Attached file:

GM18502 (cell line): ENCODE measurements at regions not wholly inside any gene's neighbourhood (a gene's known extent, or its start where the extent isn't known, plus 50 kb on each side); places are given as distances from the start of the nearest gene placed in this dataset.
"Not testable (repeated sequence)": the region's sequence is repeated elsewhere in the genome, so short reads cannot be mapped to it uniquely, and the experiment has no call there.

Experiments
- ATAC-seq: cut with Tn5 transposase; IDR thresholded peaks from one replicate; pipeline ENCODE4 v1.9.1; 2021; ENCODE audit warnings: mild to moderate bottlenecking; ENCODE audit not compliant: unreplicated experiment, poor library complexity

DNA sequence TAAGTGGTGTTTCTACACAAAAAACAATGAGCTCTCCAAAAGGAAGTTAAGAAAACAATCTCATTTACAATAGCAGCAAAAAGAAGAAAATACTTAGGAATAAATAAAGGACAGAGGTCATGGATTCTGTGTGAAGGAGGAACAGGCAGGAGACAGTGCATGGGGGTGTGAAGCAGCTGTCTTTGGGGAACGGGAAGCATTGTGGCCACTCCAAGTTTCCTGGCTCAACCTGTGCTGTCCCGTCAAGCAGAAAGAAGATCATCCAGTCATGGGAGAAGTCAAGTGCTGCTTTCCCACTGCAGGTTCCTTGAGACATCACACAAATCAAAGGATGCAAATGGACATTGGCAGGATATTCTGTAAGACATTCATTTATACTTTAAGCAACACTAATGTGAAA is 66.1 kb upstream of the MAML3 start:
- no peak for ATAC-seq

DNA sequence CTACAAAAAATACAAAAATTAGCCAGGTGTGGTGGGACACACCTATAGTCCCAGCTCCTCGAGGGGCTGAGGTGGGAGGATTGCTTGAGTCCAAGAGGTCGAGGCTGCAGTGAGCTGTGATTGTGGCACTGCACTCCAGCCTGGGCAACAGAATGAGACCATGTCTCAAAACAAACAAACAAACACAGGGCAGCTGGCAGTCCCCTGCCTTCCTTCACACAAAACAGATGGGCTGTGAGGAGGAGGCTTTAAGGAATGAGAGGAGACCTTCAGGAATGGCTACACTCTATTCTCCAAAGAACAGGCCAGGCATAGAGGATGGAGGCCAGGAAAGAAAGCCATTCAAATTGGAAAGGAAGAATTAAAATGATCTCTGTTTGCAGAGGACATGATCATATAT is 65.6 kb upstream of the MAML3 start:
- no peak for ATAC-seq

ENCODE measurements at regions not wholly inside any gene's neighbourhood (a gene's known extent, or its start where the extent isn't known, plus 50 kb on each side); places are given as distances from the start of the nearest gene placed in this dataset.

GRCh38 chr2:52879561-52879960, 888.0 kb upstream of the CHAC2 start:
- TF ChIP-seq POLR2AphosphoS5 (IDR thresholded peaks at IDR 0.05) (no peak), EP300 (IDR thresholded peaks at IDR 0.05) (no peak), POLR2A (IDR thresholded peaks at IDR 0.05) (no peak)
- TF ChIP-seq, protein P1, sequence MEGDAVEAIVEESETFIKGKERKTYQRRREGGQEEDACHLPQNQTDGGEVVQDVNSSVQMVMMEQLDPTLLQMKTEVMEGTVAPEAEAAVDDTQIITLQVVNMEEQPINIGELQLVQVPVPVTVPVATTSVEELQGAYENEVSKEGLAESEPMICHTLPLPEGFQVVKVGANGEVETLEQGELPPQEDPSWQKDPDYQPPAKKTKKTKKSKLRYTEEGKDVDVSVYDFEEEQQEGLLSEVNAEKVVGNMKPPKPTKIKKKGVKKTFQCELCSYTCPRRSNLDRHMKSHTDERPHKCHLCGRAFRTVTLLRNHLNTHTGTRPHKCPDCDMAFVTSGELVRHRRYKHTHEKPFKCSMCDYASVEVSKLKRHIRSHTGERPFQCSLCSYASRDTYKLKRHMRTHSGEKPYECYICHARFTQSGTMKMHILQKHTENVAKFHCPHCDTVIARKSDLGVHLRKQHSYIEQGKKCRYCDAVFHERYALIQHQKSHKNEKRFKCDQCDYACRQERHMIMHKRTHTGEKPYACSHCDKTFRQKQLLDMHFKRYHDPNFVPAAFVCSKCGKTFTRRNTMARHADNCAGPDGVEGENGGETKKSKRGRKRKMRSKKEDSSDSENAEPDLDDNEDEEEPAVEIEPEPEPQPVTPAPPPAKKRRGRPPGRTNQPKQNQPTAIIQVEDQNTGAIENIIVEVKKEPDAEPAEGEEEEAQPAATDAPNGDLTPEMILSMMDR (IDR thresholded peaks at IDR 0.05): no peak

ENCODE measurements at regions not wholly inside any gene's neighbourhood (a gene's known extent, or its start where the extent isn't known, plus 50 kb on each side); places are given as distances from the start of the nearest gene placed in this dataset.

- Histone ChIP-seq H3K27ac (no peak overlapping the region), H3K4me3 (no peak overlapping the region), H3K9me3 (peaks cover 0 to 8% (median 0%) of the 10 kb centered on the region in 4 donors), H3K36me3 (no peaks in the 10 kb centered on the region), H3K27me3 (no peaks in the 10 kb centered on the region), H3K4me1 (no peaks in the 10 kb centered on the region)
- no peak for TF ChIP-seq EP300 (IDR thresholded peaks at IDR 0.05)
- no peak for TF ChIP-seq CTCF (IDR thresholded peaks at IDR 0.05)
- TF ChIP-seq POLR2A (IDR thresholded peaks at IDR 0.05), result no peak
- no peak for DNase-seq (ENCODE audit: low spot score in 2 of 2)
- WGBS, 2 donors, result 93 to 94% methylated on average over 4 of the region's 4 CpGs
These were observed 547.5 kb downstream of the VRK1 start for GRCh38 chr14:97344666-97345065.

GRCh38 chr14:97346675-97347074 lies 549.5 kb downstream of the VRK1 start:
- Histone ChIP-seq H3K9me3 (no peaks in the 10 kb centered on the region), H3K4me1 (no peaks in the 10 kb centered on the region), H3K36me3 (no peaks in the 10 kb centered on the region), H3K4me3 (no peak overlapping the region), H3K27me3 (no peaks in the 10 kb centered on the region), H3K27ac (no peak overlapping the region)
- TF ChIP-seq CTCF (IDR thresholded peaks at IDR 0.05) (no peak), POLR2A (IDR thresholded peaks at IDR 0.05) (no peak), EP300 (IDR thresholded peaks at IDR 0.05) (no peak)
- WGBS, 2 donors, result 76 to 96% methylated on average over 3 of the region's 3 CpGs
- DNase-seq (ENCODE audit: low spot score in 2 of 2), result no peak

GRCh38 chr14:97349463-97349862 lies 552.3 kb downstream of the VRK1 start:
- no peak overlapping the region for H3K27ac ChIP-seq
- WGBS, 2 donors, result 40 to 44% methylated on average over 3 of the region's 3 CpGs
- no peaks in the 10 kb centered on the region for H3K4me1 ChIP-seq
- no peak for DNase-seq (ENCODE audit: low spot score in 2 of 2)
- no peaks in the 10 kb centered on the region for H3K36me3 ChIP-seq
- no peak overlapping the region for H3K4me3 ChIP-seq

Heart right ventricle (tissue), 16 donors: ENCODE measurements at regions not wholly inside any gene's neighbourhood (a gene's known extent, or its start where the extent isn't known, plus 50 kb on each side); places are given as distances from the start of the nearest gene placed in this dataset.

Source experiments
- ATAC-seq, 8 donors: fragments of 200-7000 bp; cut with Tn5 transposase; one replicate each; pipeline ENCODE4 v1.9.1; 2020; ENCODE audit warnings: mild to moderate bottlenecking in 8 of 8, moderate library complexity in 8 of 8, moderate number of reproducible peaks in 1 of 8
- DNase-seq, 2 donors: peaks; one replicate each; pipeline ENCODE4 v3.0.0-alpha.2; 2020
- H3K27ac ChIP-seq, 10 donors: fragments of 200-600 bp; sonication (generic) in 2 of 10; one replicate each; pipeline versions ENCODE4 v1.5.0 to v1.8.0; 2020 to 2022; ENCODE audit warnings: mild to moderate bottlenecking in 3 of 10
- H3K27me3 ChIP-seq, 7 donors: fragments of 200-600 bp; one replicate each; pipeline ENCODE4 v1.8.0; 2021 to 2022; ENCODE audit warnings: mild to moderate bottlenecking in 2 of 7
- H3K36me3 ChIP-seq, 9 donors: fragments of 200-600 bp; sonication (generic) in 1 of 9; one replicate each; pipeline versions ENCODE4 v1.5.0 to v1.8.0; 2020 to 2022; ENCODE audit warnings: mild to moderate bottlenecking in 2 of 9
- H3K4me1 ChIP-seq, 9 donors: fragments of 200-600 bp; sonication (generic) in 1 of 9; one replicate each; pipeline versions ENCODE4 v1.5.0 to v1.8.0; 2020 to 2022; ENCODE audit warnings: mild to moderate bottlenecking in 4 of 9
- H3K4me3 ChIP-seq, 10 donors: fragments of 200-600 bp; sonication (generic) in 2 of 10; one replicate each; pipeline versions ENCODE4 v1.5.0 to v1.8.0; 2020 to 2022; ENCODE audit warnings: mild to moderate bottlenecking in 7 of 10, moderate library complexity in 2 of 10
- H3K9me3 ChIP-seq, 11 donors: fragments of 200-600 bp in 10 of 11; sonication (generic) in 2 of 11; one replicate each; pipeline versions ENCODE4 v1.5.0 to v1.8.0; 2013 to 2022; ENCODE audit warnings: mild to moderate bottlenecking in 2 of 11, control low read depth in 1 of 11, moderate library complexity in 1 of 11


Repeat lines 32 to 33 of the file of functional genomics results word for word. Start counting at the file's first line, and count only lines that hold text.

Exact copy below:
- no peak overlapping the region for H3K4me3 ChIP-seq

Heart right ventricle (tissue), 16 donors: ENCODE measurements at regions not wholly inside any gene's neighbourhood (a gene's known extent, or its start where the extent isn't known, plus 50 kb on each side); places are given as distances from the start of the nearest gene placed in this dataset.